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Fed rate cut & strong jobs data send S&P 500 to record high

When it comes to investing, we want our money to grow with the highest rates of return, and the lowest risk possible. While there are no shortcuts to getting rich, there are smart ways to go about it. – Phil Town, hedge fund manager and author

All three major stock averages closed at record highs last week as investors were treated to a plethora of good news in the form of continued strong quarterly earnings, a better than expected jobs report and an accommodative Federal Reserve. All in all, it added up to another solid week of gains for stocks with the S&P 500 posting its fourth consecutive winning week. Corporate earnings led the way as a broad range of companies reported profits that topped analysts’ estimates, including Apple and Facebook in the technology sector, Merck and Pfizer in the health care sector, Exxon Mobil in the energy sector, AT&T in the telecommunications sector and General Electric in the capital equipment sector. Roughly two-thirds of companies in the S&P 500 have reported third quarter earnings so far and about 75% of them have exceeded expectations. The Federal Open Market Committee (FOMC) also met last week and cut interest rates for the third straight time, lowering the federal funds rate by a quarter of one percent to a range of between 1.50% to 1.75%. In doing so, the Fed signaled that it would pause on any further easing and will be more data dependent when assessing whether or not to cut rates in the future. In its statement, the Fed said that the U.S. economy is strong but affected by factors such as global weakness, the U.S.-China trade war and uncertainties with regard to Brexit. In terms of economic data last week, the most important release was the October employment report and it was much better than expected. The report showed that 128,000 new jobs were created compared to estimates of 90,000 jobs and that the unemployment rate ticked slightly higher to 3.6% from 3.5%. The jobs numbers for August and September were also revised substantially higher and added 95,000 more jobs. About 42,000 jobs were lost due to the strike at General Motors, making the report that much more impressive. On the trade front, signals were decidedly mixed as there were reports that the U.S. and China were close to finalizing parts of the trade agreement but the meeting between President Trump and Chinese President Xi Jinping later this month in Chile was canceled. Chinese officials also cast doubt on the possibility of a long-term trade deal, creating still more uncertainty when the stock market is looking for just the opposite.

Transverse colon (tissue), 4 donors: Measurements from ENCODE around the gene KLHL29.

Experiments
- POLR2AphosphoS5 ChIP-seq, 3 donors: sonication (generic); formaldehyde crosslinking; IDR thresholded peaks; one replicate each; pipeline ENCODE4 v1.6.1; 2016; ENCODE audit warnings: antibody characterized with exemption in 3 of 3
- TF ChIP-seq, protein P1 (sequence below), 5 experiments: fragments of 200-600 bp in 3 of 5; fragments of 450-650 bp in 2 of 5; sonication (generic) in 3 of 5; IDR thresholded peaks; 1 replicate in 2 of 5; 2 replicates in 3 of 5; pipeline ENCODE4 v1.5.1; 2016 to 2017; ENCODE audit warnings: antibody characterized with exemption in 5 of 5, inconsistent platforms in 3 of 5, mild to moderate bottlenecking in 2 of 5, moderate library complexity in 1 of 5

Last Week

Gross domestic product (GDP) grew by 1.9% in the third quarter, which was better than expected but down from 2% in the second quarter and 3.1% in the first quarter. Construction spending was better than expected in September but the ISM Purchasing Manager’s Index (PMI) in October contracted for the third straight month as sentiment remains cautious even as new orders are picking up. U.S. pending home sales rose for the second consecutive month and were much better than expected as lower mortgage rates helped spur sales. ADP also reported that private payrolls increased by 125,000 and topped expectations, another sign that the labor market remains strong and gives investors reassurance about the economy.

For the week, the Dow Jones Industrial Average rose 1.4% to close at 27,347 while the S&P 500 Index added 1.5% to close at 3,066. The Nasdaq Composite Index gained 1.7% to close at 8,386.

This Week

The ISM non-manufacturing or services sector Purchasing Manager’s Index (PMI) for October is expected to be higher than in September and solidly in expansion territory. The November University of Michigan consumer sentiment index is forecast to remain elevated and higher than the reading in October.

The Bank of England announces its monetary policy decision and is widely expected to keep its benchmark interest rate unchanged at 0.75%.

Among the most prominent companies scheduled to report earnings this week include Newmont Gold, Sysco, Walt Disney, Consolidated Energy, Duke Energy, Devon Energy, Marathon Oil, Prudential, Marriott International, Qualcomm, CVS Health, Emerson Electric and Johnson Controls.

Portfolio Strategy

Despite trading at all-time highs, there were more than enough positives last week to extend the current stock market rally even further. Granted that the third quarter earnings season is not over yet, but the results so far have exceeded everyone’s expectations and the fourth quarter is forecast to be even better. There is no question that global growth is slowing. Germany, Europe’s largest economy, recently slipped into a recession and overall growth in the euro-zone remains tepid. In comparison with the rest of the world, though, the U.S. economy looks strong as evidenced by the favorable jobs numbers reported last week. Strength in the labor market should bolster consumer spending, which when coupled with a better housing market, stabilization in the manufacturing sector and an expanding services sector, should produce about 2% GDP growth in the economy. This level of growth would be consistent with a Goldilocks economy, not too hot and not too cold, and allow the Federal Reserve to pause on any further easing as it said last week. The wild card in this scenario remains the uncertainty with regard to a trade agreement between the U.S. and China. Optimism on global trade and continued progress on U.S. trade talks should allow for further upside in the stock market.

I will be out of the office the beginning of next week so the next Weekly Market Commentary will be sent on Monday November 18th.